Lawmakers of the House Science Committee introduced two pieces of legislation last week that would codify the Department of Energy’s (DoE) existing research partnerships with NASA and the National Science Foundation (NSF) to better address critical science and technology challenges.
The DoE and NASA Interagency Research Coordination Act – introduced by Energy Subcommittee Chairman Brandon Williams, R-N.Y., and Space and Aeronautics Subcommittee Ranking Member Eric Sorensen, D-Ill. – would improve interagency coordination between the DoE and NASA.
The two agencies have a long history of collaborating on fundamental and early-stage research, including nuclear propulsion and power for spacecraft.
If passed, the legislation would also ensure DoE and NASA can work together on the critical challenges of building a lunar surface infrastructure and efficiently powering a crewed journey to Mars.
“Together, the DoE and NASA will engage directly with each other on [research and development] for propulsion systems, fundamental high-energy physics, quantum network infrastructure, and more. These two agencies share a common goal of advancing scientific knowledge and improving our understanding of the universe. This bill will facilitate that mission and I look forward to the report on their joint findings and progress for years to come,” Rep. Williams said in a statement.
The second legislation, the DoE and NSF Interagency Research Act – sponsored by Research and Technology Subcommittee Ranking Member Haley Stevens, D-Mich., and cosponsored by Rep. Jim Baird, R-Ind. – would support the existing partnership between the DoE and NSF to help them work on a wide range of research topics, like physics, quantum information sciences, artificial intelligence, advanced manufacturing, and workforce and education development.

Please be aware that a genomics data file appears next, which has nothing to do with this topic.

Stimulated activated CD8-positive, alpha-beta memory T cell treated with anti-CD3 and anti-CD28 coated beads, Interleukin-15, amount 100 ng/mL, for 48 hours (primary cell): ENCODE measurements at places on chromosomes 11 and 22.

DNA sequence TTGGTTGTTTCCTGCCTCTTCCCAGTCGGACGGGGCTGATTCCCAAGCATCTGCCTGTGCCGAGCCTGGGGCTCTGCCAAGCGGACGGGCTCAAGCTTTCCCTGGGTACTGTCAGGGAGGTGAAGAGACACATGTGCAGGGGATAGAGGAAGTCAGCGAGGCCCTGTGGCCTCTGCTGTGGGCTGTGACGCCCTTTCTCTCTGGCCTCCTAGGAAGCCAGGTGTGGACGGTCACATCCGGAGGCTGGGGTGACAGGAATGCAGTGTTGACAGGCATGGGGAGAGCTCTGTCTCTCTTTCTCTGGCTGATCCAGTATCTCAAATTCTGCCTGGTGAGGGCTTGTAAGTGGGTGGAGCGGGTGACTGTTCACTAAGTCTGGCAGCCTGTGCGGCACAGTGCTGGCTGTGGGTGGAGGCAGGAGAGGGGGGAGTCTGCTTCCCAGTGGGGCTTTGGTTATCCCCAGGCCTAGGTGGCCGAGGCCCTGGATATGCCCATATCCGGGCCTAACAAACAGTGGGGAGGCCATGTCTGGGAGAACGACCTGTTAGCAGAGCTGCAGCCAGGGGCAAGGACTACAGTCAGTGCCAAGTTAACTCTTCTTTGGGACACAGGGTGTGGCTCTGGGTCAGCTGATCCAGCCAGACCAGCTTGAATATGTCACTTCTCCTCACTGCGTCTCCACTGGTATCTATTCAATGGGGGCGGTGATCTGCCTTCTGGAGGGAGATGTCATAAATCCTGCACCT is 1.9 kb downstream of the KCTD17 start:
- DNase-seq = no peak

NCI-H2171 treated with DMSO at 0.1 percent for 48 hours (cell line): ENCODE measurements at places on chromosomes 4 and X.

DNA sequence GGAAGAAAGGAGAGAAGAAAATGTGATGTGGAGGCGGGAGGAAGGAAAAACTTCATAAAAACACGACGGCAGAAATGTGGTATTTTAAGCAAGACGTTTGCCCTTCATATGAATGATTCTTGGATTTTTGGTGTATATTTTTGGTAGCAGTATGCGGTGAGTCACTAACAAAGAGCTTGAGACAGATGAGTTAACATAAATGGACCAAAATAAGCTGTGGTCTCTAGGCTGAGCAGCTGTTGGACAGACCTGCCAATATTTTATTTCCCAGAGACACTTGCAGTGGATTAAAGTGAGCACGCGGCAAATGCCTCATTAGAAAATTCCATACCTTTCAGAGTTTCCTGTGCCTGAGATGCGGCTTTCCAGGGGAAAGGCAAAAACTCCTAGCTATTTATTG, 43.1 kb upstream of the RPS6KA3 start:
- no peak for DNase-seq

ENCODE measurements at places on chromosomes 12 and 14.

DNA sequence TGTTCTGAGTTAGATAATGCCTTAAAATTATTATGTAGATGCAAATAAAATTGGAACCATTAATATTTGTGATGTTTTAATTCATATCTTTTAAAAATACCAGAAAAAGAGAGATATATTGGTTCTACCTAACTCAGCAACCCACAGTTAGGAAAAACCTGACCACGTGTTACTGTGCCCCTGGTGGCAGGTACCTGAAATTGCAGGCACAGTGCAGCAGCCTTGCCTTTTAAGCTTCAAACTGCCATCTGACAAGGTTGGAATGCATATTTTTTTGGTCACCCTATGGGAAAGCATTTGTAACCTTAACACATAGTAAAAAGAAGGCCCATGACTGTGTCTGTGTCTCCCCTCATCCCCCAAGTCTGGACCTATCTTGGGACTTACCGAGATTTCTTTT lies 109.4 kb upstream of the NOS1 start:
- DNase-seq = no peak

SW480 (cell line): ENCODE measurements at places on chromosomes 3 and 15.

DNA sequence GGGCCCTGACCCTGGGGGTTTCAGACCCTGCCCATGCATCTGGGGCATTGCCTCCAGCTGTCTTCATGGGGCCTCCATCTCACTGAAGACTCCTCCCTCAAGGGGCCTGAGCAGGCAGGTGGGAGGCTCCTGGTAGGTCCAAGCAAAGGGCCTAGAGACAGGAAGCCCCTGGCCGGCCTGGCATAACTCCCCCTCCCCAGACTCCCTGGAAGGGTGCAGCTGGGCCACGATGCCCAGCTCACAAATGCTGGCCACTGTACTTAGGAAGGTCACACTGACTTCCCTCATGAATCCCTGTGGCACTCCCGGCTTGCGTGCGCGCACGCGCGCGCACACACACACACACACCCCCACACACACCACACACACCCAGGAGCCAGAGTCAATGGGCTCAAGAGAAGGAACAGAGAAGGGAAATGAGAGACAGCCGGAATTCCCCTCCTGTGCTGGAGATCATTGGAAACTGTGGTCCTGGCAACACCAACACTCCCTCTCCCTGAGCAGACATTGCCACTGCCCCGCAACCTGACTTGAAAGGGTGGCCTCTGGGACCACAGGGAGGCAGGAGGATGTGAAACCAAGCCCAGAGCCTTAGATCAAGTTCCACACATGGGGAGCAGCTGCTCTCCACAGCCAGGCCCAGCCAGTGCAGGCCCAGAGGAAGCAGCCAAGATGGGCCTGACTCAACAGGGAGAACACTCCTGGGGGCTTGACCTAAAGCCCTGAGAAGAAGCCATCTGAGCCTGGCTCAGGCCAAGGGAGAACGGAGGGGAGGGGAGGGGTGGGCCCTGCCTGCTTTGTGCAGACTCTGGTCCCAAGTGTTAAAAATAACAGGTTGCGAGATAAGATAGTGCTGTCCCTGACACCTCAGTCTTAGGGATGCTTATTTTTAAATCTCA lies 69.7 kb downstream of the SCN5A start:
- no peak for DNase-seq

The bill would also enhance the DoE and NSF’s capabilities to maximize their impacts by leveraging each other’s investments in research and development.
“These two agencies are absolutely critical to ensuring our national competitiveness both today and for the decades to come,” Rep. Stevens said. “This bill further strengthens the legislative foundation we secured with the landmark CHIPS and Science Act last summer. Ensuring our premiere science are able to foster a collaborative research environment is critical to supporting our overall R&D enterprise, and this bill will do just that.”
According to the lawmakers, it’s critical to strengthen these interagency research partnerships because global competition continues to increase and new opportunities for governmentwide collaboration and coordination are developing.
In addition, to keep its reputation as a world leader in scientific research and innovation – especially as global competition continues to increase – it is critical to reinforce partnerships that promote domestic advancements.
“Strong collaborations push our understanding of the world to new heights,” said Rep. Sorensen.
Last month, the Committee held a hearing examining DoE’s role in the Federal research enterprise and the agency’s current critical interagency partnerships. They also unanimously passed two previous DoE interagency research bills, further strengthening these interagency partnerships.